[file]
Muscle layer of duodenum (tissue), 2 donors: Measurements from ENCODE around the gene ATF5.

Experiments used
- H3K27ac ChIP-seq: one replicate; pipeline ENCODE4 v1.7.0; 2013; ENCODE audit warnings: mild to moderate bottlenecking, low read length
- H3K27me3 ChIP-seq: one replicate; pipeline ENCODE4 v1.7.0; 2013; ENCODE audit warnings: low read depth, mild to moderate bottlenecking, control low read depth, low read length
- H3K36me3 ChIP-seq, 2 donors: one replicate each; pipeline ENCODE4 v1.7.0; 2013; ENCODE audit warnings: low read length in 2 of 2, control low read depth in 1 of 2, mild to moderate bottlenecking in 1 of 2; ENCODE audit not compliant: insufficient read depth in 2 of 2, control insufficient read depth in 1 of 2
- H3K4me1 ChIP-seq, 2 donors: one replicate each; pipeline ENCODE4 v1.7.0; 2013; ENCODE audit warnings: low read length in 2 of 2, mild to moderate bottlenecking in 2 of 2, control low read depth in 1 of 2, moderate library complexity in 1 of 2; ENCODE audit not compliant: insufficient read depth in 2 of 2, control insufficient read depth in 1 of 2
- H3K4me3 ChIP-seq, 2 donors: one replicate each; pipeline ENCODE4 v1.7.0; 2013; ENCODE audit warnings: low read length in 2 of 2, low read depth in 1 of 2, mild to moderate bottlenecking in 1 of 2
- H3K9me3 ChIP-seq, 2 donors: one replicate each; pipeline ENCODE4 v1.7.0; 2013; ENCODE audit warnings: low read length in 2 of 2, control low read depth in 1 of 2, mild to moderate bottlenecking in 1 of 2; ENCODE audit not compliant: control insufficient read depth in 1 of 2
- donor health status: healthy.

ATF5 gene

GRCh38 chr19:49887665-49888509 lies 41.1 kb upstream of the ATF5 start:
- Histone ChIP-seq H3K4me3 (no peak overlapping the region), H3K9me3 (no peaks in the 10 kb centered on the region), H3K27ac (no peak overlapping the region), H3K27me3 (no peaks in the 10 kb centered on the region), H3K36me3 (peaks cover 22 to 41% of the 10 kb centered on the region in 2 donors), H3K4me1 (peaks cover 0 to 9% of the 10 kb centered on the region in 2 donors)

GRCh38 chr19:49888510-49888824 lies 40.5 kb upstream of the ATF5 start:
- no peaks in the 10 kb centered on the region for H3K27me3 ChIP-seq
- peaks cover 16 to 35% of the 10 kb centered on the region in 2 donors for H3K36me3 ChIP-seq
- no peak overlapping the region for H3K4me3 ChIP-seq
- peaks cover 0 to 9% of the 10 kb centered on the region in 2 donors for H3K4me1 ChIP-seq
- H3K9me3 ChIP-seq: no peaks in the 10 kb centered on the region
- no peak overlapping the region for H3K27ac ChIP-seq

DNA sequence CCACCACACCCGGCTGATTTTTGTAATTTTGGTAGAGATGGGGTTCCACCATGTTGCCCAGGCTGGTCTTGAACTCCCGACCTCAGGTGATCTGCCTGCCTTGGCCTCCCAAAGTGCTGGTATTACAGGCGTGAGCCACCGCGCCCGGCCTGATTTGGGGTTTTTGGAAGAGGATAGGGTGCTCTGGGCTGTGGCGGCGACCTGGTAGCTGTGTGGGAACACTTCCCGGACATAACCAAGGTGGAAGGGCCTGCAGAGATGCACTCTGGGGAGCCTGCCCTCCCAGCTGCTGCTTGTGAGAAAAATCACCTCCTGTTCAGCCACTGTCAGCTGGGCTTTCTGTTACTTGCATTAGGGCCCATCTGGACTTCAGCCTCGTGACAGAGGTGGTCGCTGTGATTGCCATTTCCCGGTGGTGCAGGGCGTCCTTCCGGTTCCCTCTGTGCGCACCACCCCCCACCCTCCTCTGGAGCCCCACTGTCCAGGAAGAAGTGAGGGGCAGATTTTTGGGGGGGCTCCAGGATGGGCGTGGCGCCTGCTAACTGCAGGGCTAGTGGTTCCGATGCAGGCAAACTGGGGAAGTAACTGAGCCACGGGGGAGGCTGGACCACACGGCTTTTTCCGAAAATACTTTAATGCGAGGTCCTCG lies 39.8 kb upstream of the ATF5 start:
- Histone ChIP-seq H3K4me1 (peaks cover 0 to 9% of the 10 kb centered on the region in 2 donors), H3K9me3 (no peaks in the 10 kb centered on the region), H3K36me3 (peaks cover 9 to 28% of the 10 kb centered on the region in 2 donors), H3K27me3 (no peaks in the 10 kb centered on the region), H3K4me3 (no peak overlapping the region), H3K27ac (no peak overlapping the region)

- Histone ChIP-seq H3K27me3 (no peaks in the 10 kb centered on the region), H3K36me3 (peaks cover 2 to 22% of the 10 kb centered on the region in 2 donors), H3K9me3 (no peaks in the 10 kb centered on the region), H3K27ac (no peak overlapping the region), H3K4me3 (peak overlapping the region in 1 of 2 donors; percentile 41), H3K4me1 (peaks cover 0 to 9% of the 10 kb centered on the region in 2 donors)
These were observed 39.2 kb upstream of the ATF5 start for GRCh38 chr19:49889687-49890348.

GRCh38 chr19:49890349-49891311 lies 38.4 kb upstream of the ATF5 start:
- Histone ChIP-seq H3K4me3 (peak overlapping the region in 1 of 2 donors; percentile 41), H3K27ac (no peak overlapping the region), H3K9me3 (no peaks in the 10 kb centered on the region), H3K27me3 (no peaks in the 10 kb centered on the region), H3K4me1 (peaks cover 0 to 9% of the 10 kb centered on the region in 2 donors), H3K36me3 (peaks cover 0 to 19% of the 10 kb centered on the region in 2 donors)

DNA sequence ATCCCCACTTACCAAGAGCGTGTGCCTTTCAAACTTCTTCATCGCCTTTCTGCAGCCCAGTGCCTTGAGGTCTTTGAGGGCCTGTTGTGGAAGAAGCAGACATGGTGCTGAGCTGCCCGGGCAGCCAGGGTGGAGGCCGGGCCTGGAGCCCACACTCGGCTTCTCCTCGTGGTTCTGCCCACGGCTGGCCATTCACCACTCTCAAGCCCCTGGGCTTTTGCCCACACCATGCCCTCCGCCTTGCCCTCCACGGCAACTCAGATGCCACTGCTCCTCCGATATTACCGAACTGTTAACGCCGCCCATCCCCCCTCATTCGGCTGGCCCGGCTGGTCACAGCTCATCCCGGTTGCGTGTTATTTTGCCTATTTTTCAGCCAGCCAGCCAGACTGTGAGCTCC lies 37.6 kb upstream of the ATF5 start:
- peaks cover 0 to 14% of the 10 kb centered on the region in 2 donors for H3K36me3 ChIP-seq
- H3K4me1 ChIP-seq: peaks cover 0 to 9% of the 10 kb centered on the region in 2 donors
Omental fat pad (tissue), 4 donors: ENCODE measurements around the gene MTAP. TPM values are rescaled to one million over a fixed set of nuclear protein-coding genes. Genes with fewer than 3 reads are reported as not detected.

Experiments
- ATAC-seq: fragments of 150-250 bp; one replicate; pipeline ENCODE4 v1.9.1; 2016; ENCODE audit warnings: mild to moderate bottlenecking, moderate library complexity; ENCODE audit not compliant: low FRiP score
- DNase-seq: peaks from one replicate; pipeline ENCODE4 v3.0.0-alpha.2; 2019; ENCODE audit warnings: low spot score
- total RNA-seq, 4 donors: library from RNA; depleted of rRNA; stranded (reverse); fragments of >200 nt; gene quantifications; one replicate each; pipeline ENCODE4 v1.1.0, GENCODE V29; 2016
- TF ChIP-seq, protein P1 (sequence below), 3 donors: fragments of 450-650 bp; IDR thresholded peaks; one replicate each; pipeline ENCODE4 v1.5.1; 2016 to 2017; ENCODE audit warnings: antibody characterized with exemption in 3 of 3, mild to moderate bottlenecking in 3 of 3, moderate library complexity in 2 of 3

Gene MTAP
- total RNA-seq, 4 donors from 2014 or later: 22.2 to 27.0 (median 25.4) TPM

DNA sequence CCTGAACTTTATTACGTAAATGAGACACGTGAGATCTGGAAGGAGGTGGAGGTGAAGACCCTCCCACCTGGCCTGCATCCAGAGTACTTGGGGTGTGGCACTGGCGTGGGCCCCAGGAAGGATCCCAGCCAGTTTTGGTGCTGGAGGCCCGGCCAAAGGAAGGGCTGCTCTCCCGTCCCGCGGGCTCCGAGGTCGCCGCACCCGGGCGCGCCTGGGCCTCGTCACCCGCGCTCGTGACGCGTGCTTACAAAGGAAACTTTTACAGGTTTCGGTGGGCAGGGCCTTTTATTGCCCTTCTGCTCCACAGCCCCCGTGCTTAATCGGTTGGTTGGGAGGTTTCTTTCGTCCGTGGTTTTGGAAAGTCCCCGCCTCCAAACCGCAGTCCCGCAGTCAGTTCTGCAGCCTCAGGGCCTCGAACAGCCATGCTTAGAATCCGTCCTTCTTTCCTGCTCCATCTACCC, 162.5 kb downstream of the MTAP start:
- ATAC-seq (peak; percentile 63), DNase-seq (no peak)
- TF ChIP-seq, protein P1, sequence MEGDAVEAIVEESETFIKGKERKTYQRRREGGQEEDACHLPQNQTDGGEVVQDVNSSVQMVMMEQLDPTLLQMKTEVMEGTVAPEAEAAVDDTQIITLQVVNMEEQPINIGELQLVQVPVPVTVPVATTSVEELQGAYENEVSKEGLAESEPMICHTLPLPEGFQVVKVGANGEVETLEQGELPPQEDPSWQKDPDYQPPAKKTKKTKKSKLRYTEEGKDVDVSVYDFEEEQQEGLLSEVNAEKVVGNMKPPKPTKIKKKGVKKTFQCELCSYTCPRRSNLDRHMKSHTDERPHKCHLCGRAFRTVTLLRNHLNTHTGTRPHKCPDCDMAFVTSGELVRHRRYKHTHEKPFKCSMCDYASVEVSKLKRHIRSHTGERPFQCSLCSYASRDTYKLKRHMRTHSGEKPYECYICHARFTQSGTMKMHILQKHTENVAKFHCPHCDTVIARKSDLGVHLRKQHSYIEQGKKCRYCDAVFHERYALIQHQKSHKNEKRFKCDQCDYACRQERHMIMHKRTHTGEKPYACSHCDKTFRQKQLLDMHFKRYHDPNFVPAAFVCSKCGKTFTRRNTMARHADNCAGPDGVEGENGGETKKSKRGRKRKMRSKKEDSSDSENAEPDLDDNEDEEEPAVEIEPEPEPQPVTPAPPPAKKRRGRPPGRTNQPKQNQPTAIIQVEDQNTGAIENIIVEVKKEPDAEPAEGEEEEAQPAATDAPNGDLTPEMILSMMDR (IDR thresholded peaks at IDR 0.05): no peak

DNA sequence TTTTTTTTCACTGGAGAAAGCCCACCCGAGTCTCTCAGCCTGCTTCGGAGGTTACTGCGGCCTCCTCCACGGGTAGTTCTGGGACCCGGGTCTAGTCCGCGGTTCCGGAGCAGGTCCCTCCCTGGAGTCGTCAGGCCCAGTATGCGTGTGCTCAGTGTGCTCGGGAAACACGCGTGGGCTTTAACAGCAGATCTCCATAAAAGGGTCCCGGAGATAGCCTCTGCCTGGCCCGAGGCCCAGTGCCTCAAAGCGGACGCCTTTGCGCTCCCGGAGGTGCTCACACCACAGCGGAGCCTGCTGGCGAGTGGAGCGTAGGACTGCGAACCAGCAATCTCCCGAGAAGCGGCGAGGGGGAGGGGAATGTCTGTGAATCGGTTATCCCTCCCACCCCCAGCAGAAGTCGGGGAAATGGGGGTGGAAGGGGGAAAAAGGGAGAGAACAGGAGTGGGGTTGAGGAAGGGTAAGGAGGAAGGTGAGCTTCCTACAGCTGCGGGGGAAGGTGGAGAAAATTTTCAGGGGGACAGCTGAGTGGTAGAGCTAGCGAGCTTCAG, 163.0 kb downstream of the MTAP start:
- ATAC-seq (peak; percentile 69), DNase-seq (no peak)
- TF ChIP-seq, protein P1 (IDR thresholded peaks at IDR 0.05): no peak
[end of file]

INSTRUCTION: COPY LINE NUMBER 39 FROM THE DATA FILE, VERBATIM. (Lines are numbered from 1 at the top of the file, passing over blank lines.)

- TF ChIP-seq, protein P1, sequence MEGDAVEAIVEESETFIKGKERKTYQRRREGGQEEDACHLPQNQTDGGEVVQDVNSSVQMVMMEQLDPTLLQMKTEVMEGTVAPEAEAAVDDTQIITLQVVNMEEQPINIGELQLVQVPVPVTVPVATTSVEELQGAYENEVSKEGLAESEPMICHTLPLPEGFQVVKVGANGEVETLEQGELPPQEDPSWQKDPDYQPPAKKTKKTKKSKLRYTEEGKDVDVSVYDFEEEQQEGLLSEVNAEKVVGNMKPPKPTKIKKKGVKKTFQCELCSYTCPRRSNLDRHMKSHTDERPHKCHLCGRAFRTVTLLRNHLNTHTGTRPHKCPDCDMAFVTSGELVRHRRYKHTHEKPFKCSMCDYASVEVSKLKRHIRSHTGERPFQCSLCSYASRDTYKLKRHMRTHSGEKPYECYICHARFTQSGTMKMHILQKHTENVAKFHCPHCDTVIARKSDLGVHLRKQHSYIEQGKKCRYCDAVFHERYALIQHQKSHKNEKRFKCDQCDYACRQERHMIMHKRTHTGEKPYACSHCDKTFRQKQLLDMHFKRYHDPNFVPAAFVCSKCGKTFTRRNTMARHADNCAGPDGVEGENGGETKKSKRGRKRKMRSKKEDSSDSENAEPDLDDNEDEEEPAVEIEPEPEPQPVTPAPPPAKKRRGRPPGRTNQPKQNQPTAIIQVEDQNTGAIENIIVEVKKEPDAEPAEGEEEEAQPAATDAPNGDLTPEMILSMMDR (IDR thresholded peaks at IDR 0.05): no peak